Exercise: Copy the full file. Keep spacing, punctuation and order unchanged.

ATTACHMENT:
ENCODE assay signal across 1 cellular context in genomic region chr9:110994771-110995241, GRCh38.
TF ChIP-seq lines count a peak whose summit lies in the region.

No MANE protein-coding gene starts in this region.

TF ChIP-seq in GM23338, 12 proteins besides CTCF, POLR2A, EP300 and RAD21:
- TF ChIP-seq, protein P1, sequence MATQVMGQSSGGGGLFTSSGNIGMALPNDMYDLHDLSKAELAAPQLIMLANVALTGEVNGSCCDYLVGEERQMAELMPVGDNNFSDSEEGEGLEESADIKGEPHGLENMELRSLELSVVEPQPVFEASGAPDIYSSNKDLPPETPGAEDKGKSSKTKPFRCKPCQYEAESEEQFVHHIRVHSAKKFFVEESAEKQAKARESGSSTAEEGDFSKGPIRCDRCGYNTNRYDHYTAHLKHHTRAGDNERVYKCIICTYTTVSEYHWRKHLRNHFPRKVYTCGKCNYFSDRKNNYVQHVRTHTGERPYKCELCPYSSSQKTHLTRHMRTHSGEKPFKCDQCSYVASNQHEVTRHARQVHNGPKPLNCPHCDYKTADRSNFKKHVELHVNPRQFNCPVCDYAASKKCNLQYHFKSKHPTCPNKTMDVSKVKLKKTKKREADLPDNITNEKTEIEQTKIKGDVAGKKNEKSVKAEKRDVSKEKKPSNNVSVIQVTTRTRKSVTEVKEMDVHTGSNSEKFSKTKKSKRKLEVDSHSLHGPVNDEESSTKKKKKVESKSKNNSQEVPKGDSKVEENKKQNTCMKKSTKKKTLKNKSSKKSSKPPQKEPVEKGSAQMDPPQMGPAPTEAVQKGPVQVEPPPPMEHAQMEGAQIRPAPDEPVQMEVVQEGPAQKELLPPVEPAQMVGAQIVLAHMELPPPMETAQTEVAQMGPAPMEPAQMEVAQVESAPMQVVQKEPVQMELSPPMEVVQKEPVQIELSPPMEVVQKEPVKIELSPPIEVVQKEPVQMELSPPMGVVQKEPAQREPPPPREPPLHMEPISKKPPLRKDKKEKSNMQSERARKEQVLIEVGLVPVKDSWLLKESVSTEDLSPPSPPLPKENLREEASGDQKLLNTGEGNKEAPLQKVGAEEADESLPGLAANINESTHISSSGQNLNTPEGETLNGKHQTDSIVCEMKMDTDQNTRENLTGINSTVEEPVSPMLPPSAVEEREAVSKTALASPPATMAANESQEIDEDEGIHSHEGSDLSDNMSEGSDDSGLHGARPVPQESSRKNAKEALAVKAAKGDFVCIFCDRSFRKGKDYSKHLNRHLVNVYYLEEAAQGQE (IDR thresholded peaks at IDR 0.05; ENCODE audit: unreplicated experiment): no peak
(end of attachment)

ENCODE assay signal across 1 cellular context in genomic region chr9:110994771-110995241, GRCh38.
TF ChIP-seq lines count a peak whose summit lies in the region.

No MANE protein-coding gene starts in this region.

TF ChIP-seq in GM23338, 12 proteins besides CTCF, POLR2A, EP300 and RAD21:
- TF ChIP-seq, protein P1, sequence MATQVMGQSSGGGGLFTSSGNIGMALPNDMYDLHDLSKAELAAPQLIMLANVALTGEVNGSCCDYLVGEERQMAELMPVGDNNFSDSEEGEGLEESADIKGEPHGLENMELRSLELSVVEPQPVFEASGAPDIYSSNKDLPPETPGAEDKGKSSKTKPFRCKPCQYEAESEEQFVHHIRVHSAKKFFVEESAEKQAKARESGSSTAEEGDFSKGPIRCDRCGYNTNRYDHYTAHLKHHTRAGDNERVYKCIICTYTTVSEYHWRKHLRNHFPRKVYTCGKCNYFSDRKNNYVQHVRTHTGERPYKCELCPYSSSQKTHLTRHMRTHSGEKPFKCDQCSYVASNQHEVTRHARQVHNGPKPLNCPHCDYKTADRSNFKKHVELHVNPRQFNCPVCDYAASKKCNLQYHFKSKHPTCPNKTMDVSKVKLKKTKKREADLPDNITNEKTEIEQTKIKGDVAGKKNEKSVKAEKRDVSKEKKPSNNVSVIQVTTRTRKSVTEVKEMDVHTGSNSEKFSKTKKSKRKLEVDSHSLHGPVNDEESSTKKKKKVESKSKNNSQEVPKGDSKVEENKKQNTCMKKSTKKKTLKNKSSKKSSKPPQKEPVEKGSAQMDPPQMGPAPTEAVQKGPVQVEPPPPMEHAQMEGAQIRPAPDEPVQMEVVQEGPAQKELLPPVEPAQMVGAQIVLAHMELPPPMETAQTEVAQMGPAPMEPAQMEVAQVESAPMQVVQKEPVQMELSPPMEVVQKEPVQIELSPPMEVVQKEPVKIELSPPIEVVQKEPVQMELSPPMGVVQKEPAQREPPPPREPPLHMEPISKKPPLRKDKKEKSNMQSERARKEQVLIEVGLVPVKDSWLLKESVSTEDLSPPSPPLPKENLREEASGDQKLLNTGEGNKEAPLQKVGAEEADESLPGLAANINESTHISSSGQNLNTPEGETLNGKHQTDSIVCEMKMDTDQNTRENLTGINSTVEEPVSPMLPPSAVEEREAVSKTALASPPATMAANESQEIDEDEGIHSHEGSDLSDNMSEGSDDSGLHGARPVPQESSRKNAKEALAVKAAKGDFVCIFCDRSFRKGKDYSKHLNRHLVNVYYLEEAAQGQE (IDR thresholded peaks at IDR 0.05; ENCODE audit: unreplicated experiment): no peak